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The Conscience of Thoroughbred Racing


By Tampa Bay/HRI Staff –Because King Guillermo took advantage of favorable dynamics and won the Tampa Bay Derby at 49-1, there is a tendency to take the performance as an aberration.

That might prove to be an attitude that will have a debilitating effect on Kentucky Derby bankrolls. Leading divisional contenders notwithstanding, it takes a very good horse to perform at such a high level against such a very solid field of rivals .

Of course, the fairytale nature of the story is inescapable and tends to distort the accomplishment that was on display in Oldsmar last weekend. And it shouldn’t be trivialized just because it’s a heartwarming story

Victor Martinez and Samy Camacho met for the first the Wednesday before the Derby. By the time they finished talking, they shared a belief that the unsung 3-year-old colt King Guillermo could win the Grade II event.

“Samy said ‘If this horse keeps going like he has been in his workouts, we’re winning the race,’ ” said Martinez, the retired major league baseball slugger who owns King Guillermo under his Victoria’s Ranch banner. “It gave me such a great feeling. He had so much faith in the horse, it gave me a lot of confidence.”

King Guillermo sped to a 4 ¾-length victory to defeat favorite Sole Volante in a time of 1:42.63 for the mile-and-a-sixteenth distance, the third-fastest time in the race’s 40-year history.

The Kentucky-bred son of Uncle Mo earned 50 qualifying points on the “Road to the Kentucky Derby,” virtually assuring him of a spot in the starting gate at Churchill Downs for the May 2 Kentucky Derby Presented by Woodford Reserve.

Martinez said he and trainer Juan Carlos Avila have discussed the plans and the likelihood is that King Guillermo could go to the Kentucky Derby off victory. He had last raced Nov. 30 before taking the Tampa Bay Derby.

And Camacho will be there with them, Martinez said.

“He put him in the Kentucky Derby, he’ll ride him in the Kentucky Derby,” Martinez said.

Camacho, like Martinez and Avila a product of Venezuela, felt an instant kinship upon meeting Martinez, who retired after the 2018 season with 246 home runs, 1,178 runs batted in and a .295 batting average in 16 seasons with the Indians, Red Sox and Tigers.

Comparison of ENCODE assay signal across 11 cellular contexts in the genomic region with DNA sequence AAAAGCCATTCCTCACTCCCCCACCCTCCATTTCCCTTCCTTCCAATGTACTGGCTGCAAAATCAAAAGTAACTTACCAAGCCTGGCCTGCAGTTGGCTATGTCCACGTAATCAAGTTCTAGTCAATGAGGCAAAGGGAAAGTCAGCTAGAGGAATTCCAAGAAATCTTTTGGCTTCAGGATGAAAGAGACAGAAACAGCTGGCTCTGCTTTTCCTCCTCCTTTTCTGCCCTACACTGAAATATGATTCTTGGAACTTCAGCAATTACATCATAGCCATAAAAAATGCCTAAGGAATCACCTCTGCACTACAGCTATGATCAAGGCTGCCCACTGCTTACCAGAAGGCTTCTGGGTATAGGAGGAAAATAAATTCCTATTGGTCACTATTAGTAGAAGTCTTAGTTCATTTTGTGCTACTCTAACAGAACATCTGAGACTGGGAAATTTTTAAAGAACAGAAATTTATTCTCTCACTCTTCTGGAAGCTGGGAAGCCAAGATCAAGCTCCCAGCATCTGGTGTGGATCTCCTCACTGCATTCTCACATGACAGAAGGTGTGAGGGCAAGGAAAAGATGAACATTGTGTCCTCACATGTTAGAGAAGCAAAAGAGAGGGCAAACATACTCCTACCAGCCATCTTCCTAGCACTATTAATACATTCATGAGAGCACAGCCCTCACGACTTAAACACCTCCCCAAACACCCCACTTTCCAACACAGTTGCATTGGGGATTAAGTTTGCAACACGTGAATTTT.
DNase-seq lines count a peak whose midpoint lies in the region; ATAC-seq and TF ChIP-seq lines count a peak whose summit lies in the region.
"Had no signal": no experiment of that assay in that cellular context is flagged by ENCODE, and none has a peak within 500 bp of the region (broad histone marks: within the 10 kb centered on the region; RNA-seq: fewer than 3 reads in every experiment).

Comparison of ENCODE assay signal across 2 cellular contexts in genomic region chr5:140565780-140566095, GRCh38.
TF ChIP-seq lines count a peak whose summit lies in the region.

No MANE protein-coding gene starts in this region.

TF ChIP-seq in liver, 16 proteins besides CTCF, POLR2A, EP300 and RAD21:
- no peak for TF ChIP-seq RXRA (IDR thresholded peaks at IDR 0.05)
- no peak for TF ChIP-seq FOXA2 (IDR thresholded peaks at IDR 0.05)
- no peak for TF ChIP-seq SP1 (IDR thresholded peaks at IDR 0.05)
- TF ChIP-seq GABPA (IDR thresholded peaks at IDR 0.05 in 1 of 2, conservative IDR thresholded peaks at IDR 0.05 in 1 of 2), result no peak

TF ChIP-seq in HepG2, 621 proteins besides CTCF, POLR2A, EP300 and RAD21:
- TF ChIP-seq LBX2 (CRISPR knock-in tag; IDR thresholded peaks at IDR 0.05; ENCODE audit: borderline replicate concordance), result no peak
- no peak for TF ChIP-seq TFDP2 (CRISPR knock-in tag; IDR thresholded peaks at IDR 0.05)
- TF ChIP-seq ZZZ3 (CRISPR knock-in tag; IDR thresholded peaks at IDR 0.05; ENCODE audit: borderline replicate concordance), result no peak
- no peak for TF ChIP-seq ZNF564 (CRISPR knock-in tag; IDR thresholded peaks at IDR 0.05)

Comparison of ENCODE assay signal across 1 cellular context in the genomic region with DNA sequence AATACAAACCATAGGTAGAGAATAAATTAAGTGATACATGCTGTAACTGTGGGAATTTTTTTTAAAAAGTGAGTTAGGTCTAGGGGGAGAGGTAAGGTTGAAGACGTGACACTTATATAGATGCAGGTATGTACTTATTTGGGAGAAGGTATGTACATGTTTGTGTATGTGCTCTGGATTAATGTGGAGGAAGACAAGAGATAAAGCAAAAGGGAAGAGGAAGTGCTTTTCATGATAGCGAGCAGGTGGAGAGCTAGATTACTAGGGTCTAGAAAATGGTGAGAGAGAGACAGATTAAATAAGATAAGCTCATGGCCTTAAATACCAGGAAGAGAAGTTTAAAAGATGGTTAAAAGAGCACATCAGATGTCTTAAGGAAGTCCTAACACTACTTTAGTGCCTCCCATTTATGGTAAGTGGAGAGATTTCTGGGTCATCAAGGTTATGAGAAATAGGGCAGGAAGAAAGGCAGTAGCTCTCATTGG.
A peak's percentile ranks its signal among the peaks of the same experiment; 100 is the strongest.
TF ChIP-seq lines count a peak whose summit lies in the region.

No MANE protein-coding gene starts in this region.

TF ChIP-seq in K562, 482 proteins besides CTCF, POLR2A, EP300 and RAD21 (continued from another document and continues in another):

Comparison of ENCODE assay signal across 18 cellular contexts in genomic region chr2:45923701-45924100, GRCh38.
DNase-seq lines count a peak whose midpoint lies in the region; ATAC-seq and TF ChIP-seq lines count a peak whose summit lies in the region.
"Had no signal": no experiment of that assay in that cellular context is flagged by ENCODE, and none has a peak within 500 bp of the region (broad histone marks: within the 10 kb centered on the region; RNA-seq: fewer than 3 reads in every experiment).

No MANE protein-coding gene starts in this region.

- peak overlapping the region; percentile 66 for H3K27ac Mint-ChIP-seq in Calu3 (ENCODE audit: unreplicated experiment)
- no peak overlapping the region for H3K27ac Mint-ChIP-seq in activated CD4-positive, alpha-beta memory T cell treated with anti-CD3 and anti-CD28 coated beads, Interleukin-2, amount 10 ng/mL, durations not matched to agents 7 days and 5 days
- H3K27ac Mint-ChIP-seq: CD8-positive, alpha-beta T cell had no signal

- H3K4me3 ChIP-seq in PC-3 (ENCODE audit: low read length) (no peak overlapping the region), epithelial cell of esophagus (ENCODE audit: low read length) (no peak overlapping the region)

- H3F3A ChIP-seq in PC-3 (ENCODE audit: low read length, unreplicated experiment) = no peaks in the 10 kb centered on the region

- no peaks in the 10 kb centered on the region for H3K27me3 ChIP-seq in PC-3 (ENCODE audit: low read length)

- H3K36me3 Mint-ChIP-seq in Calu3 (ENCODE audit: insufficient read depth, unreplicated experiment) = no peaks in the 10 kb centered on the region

“We talked about everything – about business, about life, about baseball – and the thing that was most important to him was that I had faith in the horse,” Camacho said. “He’s a humble person who loves racing.

“I had asked Juan Carlos Avila two weeks ago to ride this horse, because I love how he runs,” Camacho said.

Although he had not ridden King Guillermo, Camacho based his confidence on the replays of King Guillermo’s first three races, all as a 2-year-old, including a third-place finish on Nov. 30 in the Pulpit Stakes on the turf at Gulfstream. That race was won by Sole Volante.

“I just wanted to break well because we were in the No. 11 post, and it’s a short run to the first turn,” Camacho said. “The only thing we needed was for him to be relaxed and comfortable and we got good position. I made one run between the half-mile pole and the 3/8-mile pole and he showed what he can do.”

King Guillermo is one of three horses purchased by Martinez at last year’s Ocala Breeders’ Sales Company’s April Spring Sale of Two-Year-Olds in Training. The others, 3-year-old filly Princess Coro and 3-year-old colt Tio Wil, are still maidens. King Guillermo was a $150,000 purchase.

He is named for Martinez’s father, Guillermo Martinez, who died when he was 6. Martinez had most of his family at Tampa Bay Downs on Saturday: his mother, Margot; wife Margret and their three daughters, Maria Victoria, Barbara Victoria and Camila Victoria; his brother, David Guillermo Martinez; and his sister, Olga Martinez. His son, 15-year-old Victor Jose, was playing a baseball game.

For observers with long memories, the frenzied atmosphere in the winner’s circle afterward awoke visions of Canonero II, who came from Venezuela in 1971 to win the Kentucky Derby and Preakness.

Victoria’s Ranch is named for Martinez’s three daughters. The family lives in Orlando, and he owns a cattle ranch in Okeechobee.

He received congratulatory calls after the race from former Tigers teammates Miguel Cabrera and Anibal Sanchez, now with the Washington Nationals. “I’ve been telling them that someday I would have a horse in the Kentucky Derby, and it looks like that dream has come true. It’s been crazy,” Martinez said.

Camacho took his family to Señor Tequila Mexican Grill after the race and planned to turn in early, but didn’t fall asleep until after 4 a.m. “I watched the replay like 100 times, and we stayed up all night talking about the race and the Kentucky Derby, too,” he said. “If that horse goes to China, I’ll go there.

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